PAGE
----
March 3, 2010

Kailua pupule

Spent 8 days on the big island this last week with the fam. Weather was good, vog was thick, sand was soft, and the tsunami was a joke. There were 12 of us in all, half of which spent a day on the water with Captain Russell Nitta of the Lepika out of Honokohau harbor near Kailua-Kona. Captain Russell was a great guide and treated us all with great respect, not to mention the nearly 700 lbs of fish he put us on... but I'll get to that later.

Somehow we scored this huge house in Kona right across from the ocean (right in the meat of the tsunami evacuation zone) with a view of the ocean, a pool, a pool table, a big screen tv, outdoor showers, screened lannais (patios), 5 bedrooms, 3 bathrooms...... this place was stacked. I have no clue how my sister hooked it up... but she did. The big screen was rolling Olympic highlights every day... I should mention... watching the winter Olympics in board shorts and flip-flops was a new one for me... I'm not saying I couldn't get used to it, but it definitely felt a little weird watching the US-Canada hockey prelims in an open-air bar with 20 other people draining frosty mai tais 50 ft from the ocean. Again... not complaining... maybe just rubbing it in a little.

Back home while this winter continued to prove that central California may never have a good salmon and steelhead run ever again, I was hooking crazy reef fish from the volcanic shores of Pele's version of heaven. The reef was loaded with all sorts of fish mostly feeding on the reef, but every now and then the crazy Charlie I was tossing would piss one off bad enough to get a take.

Did I mention that the reef has some crazy fish in it?

I have no clue what this fish was, but it changed color when I put it back in the water. It turned white when I tossed it back.

This is a trumpet fish. This fish could swim backwards like a mutha'. When I was pulling it out of the water it tail walked backwards like flipper for about 10 ft. If you skated your fly across the surface, two-hand stripping as fast as you could, ten of these trumpet fish would chase the fly like tiger sharks. All of a sudden there would be like 10 fins chasing the fly.

These were just appetizers for our blue water trip the next day.

Like I said, Capt. Russell was the man. Although we didn't fly fish much, he did try to get us tight-lined at an off-shore fish habitat buoy. However, by the time we got there a bunch of rough-toothed dolphins had beat us there, and they were chowing down on freshly hooked fish on the ends of people's lines. Before we had got 5 casts off Capt. Russell pulled bait and we rolled out. On the way out we saw two guys reel in nothing but fish heads. It was a bummer but Tony made up for it with a 300 lb blue marlin on the way there.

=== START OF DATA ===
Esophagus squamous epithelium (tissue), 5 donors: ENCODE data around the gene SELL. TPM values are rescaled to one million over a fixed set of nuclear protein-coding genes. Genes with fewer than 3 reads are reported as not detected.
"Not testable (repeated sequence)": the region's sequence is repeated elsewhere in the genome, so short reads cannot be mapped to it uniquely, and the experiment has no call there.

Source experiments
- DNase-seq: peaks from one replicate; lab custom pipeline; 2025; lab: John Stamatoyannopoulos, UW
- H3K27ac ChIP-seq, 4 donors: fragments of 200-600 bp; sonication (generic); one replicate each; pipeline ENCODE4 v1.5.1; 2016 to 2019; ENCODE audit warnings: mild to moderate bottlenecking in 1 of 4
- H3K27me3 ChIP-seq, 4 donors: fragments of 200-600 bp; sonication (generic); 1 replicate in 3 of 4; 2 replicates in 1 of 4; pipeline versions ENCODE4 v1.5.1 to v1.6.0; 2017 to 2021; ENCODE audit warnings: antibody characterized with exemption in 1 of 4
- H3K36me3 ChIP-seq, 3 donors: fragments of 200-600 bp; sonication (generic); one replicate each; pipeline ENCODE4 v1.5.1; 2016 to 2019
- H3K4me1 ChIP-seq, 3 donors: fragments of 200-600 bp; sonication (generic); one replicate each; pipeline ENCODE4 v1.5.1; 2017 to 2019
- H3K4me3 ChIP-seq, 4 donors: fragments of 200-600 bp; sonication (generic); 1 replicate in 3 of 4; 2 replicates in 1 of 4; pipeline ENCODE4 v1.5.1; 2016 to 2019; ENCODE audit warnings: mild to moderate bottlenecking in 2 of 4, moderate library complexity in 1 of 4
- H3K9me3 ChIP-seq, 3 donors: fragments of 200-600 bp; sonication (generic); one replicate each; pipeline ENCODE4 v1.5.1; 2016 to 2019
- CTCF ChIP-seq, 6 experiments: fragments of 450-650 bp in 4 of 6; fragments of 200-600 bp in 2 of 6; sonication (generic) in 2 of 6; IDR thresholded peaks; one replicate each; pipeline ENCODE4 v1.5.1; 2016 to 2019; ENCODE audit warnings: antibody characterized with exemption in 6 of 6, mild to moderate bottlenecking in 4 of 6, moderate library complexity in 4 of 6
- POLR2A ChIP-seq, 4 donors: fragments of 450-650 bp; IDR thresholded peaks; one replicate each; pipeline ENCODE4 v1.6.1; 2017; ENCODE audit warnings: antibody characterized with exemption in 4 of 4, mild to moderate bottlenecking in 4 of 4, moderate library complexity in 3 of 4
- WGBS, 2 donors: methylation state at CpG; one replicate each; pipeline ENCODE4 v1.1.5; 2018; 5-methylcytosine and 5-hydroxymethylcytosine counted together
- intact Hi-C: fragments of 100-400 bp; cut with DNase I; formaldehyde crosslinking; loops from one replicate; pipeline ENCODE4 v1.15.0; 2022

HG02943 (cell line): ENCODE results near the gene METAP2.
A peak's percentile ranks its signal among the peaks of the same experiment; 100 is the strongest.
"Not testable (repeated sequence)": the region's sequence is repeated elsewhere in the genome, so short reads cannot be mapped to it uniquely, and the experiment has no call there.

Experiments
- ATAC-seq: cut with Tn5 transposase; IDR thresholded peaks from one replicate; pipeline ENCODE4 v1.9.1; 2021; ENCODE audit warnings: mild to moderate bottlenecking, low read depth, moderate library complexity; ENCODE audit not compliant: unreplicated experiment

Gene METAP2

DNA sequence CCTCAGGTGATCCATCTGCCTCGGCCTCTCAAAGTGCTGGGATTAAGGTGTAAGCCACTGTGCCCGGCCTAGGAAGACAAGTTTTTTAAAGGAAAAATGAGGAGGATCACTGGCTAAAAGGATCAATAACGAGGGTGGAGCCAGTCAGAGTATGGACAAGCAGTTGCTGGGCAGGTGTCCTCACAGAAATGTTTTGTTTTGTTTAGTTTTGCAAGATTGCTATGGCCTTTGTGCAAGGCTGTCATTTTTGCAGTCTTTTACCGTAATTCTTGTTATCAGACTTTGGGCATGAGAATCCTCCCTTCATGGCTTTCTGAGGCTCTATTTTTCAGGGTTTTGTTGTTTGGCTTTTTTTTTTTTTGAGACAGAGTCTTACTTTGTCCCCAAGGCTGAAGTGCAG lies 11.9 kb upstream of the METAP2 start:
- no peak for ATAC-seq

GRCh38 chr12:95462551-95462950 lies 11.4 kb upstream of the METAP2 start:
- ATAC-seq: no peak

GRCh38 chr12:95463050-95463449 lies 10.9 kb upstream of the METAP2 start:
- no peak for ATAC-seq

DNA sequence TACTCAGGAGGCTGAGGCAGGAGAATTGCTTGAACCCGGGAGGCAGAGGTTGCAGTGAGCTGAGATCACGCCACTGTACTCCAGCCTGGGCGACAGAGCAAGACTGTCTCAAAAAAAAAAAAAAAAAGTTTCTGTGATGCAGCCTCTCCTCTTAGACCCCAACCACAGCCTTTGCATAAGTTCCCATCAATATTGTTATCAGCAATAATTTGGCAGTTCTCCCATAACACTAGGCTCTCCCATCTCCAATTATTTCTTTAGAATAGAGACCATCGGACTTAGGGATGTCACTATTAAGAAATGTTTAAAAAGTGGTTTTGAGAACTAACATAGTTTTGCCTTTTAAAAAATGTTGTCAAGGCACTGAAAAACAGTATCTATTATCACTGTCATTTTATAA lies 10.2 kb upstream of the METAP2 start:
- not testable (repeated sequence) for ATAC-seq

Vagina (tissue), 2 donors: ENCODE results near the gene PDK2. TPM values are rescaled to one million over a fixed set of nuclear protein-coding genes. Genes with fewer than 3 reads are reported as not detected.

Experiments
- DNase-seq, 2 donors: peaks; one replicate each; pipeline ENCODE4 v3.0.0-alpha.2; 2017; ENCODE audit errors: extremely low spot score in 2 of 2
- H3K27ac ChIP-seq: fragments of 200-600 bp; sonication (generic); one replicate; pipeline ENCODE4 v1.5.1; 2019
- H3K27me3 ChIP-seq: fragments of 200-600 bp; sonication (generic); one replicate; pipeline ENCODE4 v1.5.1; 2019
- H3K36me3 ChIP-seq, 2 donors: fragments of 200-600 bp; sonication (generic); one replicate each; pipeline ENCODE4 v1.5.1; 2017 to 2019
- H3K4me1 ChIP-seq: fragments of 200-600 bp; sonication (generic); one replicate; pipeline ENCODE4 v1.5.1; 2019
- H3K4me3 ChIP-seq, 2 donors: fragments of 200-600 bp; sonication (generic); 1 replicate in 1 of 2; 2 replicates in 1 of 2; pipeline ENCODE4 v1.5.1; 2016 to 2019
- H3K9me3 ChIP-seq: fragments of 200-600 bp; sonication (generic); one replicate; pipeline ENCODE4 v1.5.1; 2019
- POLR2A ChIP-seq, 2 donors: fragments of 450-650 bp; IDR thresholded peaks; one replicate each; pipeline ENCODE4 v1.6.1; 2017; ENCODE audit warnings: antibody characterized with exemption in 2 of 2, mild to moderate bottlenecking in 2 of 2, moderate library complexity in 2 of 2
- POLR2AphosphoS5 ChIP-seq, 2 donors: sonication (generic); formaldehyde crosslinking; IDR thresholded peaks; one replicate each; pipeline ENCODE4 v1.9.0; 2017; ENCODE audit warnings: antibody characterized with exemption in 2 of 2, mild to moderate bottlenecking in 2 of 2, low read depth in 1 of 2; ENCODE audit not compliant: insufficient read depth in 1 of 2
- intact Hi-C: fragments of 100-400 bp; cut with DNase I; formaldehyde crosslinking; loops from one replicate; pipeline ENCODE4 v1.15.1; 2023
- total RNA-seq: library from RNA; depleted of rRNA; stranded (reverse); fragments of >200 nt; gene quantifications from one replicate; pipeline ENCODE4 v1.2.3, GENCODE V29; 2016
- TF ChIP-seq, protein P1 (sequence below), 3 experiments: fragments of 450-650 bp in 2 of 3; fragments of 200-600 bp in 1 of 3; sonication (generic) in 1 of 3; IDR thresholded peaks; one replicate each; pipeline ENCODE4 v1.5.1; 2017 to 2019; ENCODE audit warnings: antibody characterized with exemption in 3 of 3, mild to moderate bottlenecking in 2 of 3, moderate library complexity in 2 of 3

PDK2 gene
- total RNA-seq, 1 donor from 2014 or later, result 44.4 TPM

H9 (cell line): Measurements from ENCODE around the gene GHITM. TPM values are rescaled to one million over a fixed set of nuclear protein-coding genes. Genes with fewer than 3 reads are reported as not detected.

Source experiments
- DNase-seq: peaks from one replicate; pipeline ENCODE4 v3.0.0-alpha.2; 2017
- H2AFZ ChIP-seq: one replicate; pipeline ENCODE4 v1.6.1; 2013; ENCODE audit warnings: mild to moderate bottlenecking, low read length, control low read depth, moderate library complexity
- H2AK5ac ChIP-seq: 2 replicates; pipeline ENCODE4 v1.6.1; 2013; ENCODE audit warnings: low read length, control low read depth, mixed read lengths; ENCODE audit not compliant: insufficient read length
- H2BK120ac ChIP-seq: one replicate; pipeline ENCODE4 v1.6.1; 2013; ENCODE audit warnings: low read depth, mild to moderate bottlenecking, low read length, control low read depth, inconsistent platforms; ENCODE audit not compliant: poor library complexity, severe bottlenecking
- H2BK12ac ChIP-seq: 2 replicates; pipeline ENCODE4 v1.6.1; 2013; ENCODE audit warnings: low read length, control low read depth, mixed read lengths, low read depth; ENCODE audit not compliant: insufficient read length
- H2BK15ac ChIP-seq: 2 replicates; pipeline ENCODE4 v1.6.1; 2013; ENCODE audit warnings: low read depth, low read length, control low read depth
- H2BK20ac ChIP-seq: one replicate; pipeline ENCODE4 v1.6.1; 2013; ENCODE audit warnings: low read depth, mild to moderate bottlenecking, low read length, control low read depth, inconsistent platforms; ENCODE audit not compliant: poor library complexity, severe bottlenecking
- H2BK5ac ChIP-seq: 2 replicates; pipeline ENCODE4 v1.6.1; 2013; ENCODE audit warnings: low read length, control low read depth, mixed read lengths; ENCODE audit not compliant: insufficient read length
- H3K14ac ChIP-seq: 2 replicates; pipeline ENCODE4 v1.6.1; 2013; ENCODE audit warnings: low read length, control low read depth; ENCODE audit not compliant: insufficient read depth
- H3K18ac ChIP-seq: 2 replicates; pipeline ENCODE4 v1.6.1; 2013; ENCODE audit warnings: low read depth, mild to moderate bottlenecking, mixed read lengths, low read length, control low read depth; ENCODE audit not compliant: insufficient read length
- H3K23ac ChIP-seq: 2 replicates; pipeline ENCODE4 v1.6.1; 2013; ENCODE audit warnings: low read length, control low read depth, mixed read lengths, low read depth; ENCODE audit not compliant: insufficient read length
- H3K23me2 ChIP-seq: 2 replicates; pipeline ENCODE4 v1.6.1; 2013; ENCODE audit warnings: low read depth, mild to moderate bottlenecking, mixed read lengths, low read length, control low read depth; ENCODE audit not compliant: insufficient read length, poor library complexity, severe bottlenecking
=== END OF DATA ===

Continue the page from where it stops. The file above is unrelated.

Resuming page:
On the way back we found another pile of dolphins (I guess these are the "good" dolphins) and started trolling though the pile with hootchies (we left the women at home). Before Capt. Russell had the last bait in the water, an Ahi came up and train-wrecked one of the plugs. This was my fight, and it was a good one. Good for 137 lbs.

Sashimi anyone?

After my fish, Capt. Russell set up this crazy jumping squid rig that I can't even try to describe. It looked so ridiculous, but the captain said it'd work, so I believed him. It was basically as close to dry fly fishing for 150 lb tuna as you can get. Capt. Russell said to watch the baits close cause the takes would be pretty good, and he wasn't lying.

First pass, Sam was in the chair and one of the squids went down, but the Captain kept yelling, "Not yet! Not yet!" And then right before Sam started reeling, a second squid went down. You know that feeling you get when you get a double hook-up on a dry dropped rig... well multiply that by about 40 lbs. Sam was in hog heaven...

Two 20 lb skip jack tuna that we took home to eat.

But we weren't done just yet. After several more passes through the dolphins with the crazy jumping squid rig, there was on more take on one of the dancing squids. This time is was a monster Ahi that came flying out of the water at one of the squids like a caddis-eating rainbow on the E. Carson, except it was a 188 lb flying tuna!

No good trip happens without a little drama... as Gregg's fish was being hauled-in through the back gate, about 300 gallons of water comes into the stern of the boat, and Capt. Russell goes, "Oh, that's not good..." and everybody on the boat was quiet. The bilge pump in the stern had gone out and the entire rear hull was filled with water.......

After a quick scramble we were able to bail the water with an auxiliary livewell pump but not until after a quick flash of my life before my eyes....

Good times....

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